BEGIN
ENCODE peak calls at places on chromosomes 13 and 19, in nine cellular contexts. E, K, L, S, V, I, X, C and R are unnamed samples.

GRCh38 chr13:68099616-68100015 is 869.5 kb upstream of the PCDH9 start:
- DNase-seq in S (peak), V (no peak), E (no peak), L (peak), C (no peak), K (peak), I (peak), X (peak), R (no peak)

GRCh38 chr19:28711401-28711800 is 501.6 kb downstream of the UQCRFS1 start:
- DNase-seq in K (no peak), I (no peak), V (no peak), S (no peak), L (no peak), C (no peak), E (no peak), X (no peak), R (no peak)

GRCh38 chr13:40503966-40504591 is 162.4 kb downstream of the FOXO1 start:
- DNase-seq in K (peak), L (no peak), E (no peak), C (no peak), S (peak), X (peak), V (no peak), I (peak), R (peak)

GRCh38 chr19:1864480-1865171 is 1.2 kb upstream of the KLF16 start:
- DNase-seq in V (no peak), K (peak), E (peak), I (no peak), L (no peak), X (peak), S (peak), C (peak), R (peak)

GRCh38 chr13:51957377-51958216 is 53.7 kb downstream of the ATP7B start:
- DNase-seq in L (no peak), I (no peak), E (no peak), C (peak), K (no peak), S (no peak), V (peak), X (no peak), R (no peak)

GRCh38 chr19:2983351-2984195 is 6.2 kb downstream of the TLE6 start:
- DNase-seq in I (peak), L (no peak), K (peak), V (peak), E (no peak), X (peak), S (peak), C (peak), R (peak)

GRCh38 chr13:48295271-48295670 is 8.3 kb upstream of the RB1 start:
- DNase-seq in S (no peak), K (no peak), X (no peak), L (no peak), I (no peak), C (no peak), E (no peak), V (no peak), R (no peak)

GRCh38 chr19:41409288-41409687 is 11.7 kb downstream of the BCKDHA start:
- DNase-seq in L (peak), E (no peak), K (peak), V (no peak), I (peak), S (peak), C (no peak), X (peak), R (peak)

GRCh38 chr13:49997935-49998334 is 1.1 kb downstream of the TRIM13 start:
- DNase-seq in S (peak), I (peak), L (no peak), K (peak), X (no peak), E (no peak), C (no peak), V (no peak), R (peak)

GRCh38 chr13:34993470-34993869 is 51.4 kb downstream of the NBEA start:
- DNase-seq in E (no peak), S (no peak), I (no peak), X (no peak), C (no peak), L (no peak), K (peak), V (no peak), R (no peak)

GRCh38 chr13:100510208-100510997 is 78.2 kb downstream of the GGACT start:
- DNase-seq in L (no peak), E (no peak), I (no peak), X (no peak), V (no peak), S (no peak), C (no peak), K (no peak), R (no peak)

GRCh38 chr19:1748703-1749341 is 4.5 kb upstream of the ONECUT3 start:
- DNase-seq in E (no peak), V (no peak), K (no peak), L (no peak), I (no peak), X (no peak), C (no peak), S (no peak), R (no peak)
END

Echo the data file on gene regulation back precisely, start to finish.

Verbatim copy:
ENCODE peak calls at places on chromosomes 13 and 19, in nine cellular contexts. E, K, L, S, V, I, X, C and R are unnamed samples.

GRCh38 chr13:68099616-68100015 is 869.5 kb upstream of the PCDH9 start:
- DNase-seq in S (peak), V (no peak), E (no peak), L (peak), C (no peak), K (peak), I (peak), X (peak), R (no peak)

GRCh38 chr19:28711401-28711800 is 501.6 kb downstream of the UQCRFS1 start:
- DNase-seq in K (no peak), I (no peak), V (no peak), S (no peak), L (no peak), C (no peak), E (no peak), X (no peak), R (no peak)

GRCh38 chr13:40503966-40504591 is 162.4 kb downstream of the FOXO1 start:
- DNase-seq in K (peak), L (no peak), E (no peak), C (no peak), S (peak), X (peak), V (no peak), I (peak), R (peak)

GRCh38 chr19:1864480-1865171 is 1.2 kb upstream of the KLF16 start:
- DNase-seq in V (no peak), K (peak), E (peak), I (no peak), L (no peak), X (peak), S (peak), C (peak), R (peak)

GRCh38 chr13:51957377-51958216 is 53.7 kb downstream of the ATP7B start:
- DNase-seq in L (no peak), I (no peak), E (no peak), C (peak), K (no peak), S (no peak), V (peak), X (no peak), R (no peak)

GRCh38 chr19:2983351-2984195 is 6.2 kb downstream of the TLE6 start:
- DNase-seq in I (peak), L (no peak), K (peak), V (peak), E (no peak), X (peak), S (peak), C (peak), R (peak)

GRCh38 chr13:48295271-48295670 is 8.3 kb upstream of the RB1 start:
- DNase-seq in S (no peak), K (no peak), X (no peak), L (no peak), I (no peak), C (no peak), E (no peak), V (no peak), R (no peak)

GRCh38 chr19:41409288-41409687 is 11.7 kb downstream of the BCKDHA start:
- DNase-seq in L (peak), E (no peak), K (peak), V (no peak), I (peak), S (peak), C (no peak), X (peak), R (peak)

GRCh38 chr13:49997935-49998334 is 1.1 kb downstream of the TRIM13 start:
- DNase-seq in S (peak), I (peak), L (no peak), K (peak), X (no peak), E (no peak), C (no peak), V (no peak), R (peak)

GRCh38 chr13:34993470-34993869 is 51.4 kb downstream of the NBEA start:
- DNase-seq in E (no peak), S (no peak), I (no peak), X (no peak), C (no peak), L (no peak), K (peak), V (no peak), R (no peak)

GRCh38 chr13:100510208-100510997 is 78.2 kb downstream of the GGACT start:
- DNase-seq in L (no peak), E (no peak), I (no peak), X (no peak), V (no peak), S (no peak), C (no peak), K (no peak), R (no peak)

GRCh38 chr19:1748703-1749341 is 4.5 kb upstream of the ONECUT3 start:
- DNase-seq in E (no peak), V (no peak), K (no peak), L (no peak), I (no peak), X (no peak), C (no peak), S (no peak), R (no peak)